Even documenting the work added pressure to Ruth. For example, often after Leo had interviewed Ruth about how she was doing, I would find that she was extremely distressed the next day. On one occasion I banned Leo from meeting with Ruth for over a month. At that point I felt that we would have to keep Ruth out of the film entirely. In the end Ruth and I decided the pain of the film making was worth the gain of telling her story.
I was working totally against the grain of conventional wisdom. Most health professionals believe that when someone starts to hear voices or get paranoid, both of which Ruth was going through, you have to intervene with medication. If you don?t, conventional thinking argues, the person?s brain will deteriorate irreversibly. I firmly did not believe this but, at times, supporting Ruth through her crisis as she struggled with suicidal ideas and intense paranoia, I did question my rationale. I wondered whether my approach was making her worse not better. I knew if she did kill herself I could be held responsible. At the same time I saw an intelligent, dedicated person who had been let down by a judgmental employment system, who I believed could recover and make a valuable contribution to society as a doctor.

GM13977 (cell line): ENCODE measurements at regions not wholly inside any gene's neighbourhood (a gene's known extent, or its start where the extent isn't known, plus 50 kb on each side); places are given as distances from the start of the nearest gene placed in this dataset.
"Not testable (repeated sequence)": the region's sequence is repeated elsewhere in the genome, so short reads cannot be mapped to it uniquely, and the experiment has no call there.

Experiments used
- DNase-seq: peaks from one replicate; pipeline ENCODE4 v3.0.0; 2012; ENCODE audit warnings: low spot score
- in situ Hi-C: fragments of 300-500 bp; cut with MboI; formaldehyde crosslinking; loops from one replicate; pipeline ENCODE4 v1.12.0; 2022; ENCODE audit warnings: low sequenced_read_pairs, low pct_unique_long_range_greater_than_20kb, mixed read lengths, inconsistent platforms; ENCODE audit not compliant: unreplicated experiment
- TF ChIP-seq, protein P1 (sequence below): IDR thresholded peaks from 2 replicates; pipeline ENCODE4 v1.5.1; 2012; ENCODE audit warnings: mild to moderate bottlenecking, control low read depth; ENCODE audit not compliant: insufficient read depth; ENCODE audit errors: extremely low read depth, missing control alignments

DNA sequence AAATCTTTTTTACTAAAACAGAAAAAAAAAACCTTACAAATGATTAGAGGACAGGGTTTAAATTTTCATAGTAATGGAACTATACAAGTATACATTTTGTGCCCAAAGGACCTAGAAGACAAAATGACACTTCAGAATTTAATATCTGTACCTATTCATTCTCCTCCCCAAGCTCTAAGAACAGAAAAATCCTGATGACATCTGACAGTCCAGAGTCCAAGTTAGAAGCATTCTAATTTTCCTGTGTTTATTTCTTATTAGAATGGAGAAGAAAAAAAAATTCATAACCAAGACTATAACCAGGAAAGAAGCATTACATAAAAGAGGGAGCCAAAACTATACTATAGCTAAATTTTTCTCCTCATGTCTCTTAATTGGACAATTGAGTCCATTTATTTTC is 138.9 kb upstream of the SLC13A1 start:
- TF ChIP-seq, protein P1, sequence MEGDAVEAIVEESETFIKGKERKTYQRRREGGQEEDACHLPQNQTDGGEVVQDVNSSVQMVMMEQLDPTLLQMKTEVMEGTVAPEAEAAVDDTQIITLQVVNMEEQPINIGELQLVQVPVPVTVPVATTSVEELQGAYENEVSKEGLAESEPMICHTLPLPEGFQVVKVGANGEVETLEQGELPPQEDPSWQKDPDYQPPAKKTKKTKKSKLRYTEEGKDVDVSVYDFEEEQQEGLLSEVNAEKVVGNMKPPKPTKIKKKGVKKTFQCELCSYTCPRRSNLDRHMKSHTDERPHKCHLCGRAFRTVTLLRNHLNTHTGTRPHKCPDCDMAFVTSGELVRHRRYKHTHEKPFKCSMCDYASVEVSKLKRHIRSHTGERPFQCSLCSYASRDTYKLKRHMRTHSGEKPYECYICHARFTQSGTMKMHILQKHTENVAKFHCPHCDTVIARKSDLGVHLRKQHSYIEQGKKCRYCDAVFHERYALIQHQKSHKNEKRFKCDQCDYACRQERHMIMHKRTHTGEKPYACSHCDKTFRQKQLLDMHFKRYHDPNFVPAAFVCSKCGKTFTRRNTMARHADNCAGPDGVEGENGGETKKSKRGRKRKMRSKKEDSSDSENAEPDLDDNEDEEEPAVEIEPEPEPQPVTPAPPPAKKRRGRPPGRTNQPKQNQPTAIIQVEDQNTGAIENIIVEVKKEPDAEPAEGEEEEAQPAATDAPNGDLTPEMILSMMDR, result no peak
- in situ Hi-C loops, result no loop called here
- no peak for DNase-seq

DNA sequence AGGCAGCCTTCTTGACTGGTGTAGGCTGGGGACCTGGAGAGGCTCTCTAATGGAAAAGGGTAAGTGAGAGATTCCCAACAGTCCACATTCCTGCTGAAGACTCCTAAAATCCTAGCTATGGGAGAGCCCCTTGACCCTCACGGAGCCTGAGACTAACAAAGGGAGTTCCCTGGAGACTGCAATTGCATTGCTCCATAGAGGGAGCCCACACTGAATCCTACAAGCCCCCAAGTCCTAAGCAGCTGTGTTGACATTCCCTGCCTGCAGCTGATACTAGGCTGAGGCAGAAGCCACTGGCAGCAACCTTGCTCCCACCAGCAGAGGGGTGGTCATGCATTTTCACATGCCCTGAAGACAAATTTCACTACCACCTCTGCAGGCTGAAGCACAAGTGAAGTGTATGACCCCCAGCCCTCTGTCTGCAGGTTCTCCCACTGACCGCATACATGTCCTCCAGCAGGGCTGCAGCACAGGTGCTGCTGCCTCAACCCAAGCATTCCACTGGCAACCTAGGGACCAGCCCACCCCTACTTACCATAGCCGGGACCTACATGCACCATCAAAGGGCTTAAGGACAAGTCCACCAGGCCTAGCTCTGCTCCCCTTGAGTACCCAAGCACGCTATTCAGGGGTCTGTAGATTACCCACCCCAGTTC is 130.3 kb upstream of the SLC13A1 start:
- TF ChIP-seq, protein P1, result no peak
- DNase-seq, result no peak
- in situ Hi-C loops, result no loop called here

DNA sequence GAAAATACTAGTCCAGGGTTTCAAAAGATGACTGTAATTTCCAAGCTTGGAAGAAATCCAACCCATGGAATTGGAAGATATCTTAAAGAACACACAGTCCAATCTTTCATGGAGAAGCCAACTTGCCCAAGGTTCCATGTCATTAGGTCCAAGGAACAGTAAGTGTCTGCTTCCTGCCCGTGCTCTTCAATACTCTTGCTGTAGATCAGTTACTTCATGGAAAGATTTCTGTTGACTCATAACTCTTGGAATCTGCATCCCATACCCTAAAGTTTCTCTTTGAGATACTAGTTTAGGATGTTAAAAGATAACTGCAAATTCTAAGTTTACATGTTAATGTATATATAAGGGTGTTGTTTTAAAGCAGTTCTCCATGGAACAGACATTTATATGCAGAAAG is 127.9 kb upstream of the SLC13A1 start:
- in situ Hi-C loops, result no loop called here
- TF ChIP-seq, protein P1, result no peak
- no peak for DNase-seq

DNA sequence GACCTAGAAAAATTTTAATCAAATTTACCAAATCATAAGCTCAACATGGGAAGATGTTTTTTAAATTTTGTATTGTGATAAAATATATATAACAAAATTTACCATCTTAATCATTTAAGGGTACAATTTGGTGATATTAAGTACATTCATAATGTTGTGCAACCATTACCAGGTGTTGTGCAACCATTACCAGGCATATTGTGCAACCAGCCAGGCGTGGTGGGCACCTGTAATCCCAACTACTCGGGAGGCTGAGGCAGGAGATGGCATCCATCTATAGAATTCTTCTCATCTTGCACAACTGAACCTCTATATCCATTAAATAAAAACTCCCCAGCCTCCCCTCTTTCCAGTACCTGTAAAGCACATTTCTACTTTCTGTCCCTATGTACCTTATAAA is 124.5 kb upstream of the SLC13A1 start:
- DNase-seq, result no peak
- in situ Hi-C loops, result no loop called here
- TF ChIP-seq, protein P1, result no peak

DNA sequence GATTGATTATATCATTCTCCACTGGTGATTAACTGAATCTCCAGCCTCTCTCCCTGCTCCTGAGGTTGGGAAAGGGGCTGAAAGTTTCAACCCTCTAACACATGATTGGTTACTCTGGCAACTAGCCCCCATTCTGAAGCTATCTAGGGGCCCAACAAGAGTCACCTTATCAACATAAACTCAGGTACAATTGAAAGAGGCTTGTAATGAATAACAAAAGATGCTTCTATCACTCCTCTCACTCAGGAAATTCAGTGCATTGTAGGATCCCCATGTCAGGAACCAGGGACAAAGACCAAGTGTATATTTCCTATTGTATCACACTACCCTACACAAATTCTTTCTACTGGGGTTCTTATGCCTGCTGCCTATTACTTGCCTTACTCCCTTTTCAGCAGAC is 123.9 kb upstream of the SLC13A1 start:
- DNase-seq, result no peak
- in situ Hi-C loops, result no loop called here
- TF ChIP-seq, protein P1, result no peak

Ruth had been diagnosed with bipolar disorder and again told it was a lifelong condition. I don't agree with such practices. I think the psychiatric diagnostic model often alienates us from our own experiences and breeds fear and helplessness.
I suggested that it might be helpful to not embrace a diagnostic understanding of her problems. Instead, I gave her a different model; firstly, that she could recover a good
life. Secondly, that her distressing experiences were not the product of a faulty brain but meaningful communications. I believed that all of her experiences including mood swings, critical thoughts, paranoia and voice hearing were understandable reactions to difficult life events. For example,
a lot of her paranoia and voice hearing reflected the way her employers were treating her, as if she was a liability, by suspending her and refusing to trust in her ability to be a good doctor. I was suggesting that these so-called 'symptoms' were actually 'messengers' about past and present